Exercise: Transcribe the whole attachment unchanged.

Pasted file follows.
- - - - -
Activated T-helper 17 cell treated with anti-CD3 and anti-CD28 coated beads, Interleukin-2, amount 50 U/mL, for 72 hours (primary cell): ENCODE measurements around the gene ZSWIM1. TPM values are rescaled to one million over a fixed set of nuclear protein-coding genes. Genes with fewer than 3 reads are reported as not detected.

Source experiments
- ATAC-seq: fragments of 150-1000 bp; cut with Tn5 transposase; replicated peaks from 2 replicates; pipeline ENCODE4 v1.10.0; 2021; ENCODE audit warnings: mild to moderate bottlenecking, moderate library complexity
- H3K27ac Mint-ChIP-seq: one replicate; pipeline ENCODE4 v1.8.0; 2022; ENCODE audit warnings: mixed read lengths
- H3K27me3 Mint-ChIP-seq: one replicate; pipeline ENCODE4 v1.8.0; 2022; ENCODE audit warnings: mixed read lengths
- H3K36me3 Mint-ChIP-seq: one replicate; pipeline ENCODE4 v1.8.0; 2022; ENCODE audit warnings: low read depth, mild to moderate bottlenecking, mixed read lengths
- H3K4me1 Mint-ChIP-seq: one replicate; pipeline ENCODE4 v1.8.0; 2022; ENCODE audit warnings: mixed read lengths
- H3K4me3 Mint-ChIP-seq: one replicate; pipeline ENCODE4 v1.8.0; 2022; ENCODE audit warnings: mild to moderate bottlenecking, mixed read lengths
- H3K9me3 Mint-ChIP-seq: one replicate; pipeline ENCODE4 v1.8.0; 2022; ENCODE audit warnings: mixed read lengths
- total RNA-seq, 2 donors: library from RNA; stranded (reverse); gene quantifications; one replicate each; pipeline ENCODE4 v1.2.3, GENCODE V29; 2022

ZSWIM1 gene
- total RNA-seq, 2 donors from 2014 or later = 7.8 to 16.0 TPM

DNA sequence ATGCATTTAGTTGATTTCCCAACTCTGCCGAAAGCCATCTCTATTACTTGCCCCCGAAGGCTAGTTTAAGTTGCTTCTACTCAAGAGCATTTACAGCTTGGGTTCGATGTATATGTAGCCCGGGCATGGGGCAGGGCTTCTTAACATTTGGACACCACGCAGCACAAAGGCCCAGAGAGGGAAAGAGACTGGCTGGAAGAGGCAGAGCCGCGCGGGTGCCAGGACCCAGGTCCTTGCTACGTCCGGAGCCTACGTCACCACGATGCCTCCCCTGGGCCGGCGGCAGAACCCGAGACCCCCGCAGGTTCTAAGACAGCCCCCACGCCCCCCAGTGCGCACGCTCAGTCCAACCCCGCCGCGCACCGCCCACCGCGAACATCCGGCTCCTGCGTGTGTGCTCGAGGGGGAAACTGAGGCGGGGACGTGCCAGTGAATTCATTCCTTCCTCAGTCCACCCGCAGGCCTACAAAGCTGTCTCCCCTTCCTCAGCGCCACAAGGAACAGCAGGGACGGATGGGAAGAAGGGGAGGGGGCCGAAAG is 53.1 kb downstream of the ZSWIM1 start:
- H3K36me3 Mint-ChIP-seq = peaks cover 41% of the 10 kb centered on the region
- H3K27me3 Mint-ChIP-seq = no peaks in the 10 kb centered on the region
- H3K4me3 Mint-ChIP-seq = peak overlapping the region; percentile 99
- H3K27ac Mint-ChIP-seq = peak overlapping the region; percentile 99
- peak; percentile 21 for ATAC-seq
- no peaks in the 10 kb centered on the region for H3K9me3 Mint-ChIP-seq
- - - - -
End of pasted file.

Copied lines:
Activated T-helper 17 cell treated with anti-CD3 and anti-CD28 coated beads, Interleukin-2, amount 50 U/mL, for 72 hours (primary cell): ENCODE measurements around the gene ZSWIM1. TPM values are rescaled to one million over a fixed set of nuclear protein-coding genes. Genes with fewer than 3 reads are reported as not detected.

Source experiments
- ATAC-seq: fragments of 150-1000 bp; cut with Tn5 transposase; replicated peaks from 2 replicates; pipeline ENCODE4 v1.10.0; 2021; ENCODE audit warnings: mild to moderate bottlenecking, moderate library complexity
- H3K27ac Mint-ChIP-seq: one replicate; pipeline ENCODE4 v1.8.0; 2022; ENCODE audit warnings: mixed read lengths
- H3K27me3 Mint-ChIP-seq: one replicate; pipeline ENCODE4 v1.8.0; 2022; ENCODE audit warnings: mixed read lengths
- H3K36me3 Mint-ChIP-seq: one replicate; pipeline ENCODE4 v1.8.0; 2022; ENCODE audit warnings: low read depth, mild to moderate bottlenecking, mixed read lengths
- H3K4me1 Mint-ChIP-seq: one replicate; pipeline ENCODE4 v1.8.0; 2022; ENCODE audit warnings: mixed read lengths
- H3K4me3 Mint-ChIP-seq: one replicate; pipeline ENCODE4 v1.8.0; 2022; ENCODE audit warnings: mild to moderate bottlenecking, mixed read lengths
- H3K9me3 Mint-ChIP-seq: one replicate; pipeline ENCODE4 v1.8.0; 2022; ENCODE audit warnings: mixed read lengths
- total RNA-seq, 2 donors: library from RNA; stranded (reverse); gene quantifications; one replicate each; pipeline ENCODE4 v1.2.3, GENCODE V29; 2022

ZSWIM1 gene
- total RNA-seq, 2 donors from 2014 or later = 7.8 to 16.0 TPM

DNA sequence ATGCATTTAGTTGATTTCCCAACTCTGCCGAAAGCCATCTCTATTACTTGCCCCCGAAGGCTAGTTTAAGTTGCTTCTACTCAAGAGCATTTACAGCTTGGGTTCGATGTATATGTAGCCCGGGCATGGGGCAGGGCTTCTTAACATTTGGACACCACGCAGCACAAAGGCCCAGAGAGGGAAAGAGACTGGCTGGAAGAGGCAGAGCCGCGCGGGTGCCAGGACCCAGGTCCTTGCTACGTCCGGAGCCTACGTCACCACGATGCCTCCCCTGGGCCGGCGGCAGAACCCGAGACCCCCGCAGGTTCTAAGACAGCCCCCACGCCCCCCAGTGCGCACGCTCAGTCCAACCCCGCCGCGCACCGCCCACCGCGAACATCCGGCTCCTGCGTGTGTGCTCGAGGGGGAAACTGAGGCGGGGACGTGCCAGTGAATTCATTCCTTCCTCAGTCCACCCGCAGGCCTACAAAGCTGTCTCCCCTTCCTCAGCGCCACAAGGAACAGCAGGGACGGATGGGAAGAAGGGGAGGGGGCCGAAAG is 53.1 kb downstream of the ZSWIM1 start:
- H3K36me3 Mint-ChIP-seq = peaks cover 41% of the 10 kb centered on the region
- H3K27me3 Mint-ChIP-seq = no peaks in the 10 kb centered on the region
- H3K4me3 Mint-ChIP-seq = peak overlapping the region; percentile 99
- H3K27ac Mint-ChIP-seq = peak overlapping the region; percentile 99
- peak; percentile 21 for ATAC-seq
- no peaks in the 10 kb centered on the region for H3K9me3 Mint-ChIP-seq